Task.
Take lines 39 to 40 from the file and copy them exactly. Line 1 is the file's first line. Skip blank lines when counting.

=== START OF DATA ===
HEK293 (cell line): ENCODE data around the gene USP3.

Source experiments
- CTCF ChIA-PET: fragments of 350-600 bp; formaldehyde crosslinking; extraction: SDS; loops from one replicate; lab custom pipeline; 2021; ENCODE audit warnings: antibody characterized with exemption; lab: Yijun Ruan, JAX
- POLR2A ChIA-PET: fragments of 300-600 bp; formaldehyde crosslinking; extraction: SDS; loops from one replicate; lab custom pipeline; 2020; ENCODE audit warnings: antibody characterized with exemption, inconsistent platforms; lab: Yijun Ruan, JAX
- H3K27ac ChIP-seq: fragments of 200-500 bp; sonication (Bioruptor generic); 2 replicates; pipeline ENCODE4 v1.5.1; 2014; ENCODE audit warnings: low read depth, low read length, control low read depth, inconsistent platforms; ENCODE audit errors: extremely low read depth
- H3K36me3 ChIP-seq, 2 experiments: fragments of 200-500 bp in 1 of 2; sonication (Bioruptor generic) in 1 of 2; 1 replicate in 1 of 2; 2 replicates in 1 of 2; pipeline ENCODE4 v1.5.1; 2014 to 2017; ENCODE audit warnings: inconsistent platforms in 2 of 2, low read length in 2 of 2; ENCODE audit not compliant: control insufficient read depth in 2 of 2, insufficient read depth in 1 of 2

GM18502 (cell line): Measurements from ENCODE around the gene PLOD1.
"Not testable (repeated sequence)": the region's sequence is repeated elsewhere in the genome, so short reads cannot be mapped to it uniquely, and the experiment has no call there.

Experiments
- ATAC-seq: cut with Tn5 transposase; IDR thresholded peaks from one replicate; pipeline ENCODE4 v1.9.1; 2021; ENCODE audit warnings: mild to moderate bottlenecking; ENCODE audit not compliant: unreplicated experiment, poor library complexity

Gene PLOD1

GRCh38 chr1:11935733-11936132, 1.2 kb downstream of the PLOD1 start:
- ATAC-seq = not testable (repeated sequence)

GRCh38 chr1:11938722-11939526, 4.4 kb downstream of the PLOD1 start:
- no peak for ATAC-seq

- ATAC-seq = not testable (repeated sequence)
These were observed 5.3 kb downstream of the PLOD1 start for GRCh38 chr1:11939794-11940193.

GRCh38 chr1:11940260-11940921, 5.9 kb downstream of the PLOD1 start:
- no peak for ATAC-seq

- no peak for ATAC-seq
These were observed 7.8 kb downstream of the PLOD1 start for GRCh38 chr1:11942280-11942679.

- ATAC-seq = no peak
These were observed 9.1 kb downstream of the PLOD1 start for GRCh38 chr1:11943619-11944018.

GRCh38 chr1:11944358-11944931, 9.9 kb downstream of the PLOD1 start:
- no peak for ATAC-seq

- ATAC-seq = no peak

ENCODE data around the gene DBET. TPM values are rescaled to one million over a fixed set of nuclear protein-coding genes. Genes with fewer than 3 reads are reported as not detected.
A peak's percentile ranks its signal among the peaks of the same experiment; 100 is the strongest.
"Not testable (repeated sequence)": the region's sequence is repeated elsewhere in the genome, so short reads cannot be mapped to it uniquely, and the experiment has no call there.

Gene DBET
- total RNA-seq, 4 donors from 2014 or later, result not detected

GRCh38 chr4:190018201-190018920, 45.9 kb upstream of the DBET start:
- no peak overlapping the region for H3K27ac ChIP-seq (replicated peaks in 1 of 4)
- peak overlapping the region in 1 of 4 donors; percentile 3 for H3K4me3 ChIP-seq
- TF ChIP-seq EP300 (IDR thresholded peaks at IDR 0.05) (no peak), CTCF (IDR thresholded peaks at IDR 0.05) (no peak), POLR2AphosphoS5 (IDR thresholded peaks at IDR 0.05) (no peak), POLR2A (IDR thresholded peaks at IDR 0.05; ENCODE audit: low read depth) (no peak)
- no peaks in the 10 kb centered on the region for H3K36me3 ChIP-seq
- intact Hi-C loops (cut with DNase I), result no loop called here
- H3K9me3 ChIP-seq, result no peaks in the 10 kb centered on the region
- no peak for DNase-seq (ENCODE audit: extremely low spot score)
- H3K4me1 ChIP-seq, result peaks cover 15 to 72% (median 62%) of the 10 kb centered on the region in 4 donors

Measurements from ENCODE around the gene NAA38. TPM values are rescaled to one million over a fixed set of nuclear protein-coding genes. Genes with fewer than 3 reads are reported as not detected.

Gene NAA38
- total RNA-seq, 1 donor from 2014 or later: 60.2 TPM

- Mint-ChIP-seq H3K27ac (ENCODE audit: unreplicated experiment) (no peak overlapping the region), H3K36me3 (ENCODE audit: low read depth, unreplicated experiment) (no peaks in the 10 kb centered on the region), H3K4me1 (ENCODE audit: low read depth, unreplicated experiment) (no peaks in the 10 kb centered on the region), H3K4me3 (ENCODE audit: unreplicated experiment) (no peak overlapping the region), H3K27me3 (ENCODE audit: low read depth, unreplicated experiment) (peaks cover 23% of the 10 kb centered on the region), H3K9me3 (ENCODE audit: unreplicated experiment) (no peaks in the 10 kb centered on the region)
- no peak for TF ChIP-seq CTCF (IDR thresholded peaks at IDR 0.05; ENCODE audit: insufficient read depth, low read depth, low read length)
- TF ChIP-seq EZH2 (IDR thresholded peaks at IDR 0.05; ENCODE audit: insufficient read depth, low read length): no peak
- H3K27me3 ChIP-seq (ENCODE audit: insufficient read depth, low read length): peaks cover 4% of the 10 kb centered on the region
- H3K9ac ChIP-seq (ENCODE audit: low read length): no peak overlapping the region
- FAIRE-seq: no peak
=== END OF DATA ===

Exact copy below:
- no peak for DNase-seq (ENCODE audit: extremely low spot score)
- H3K4me1 ChIP-seq, result peaks cover 15 to 72% (median 62%) of the 10 kb centered on the region in 4 donors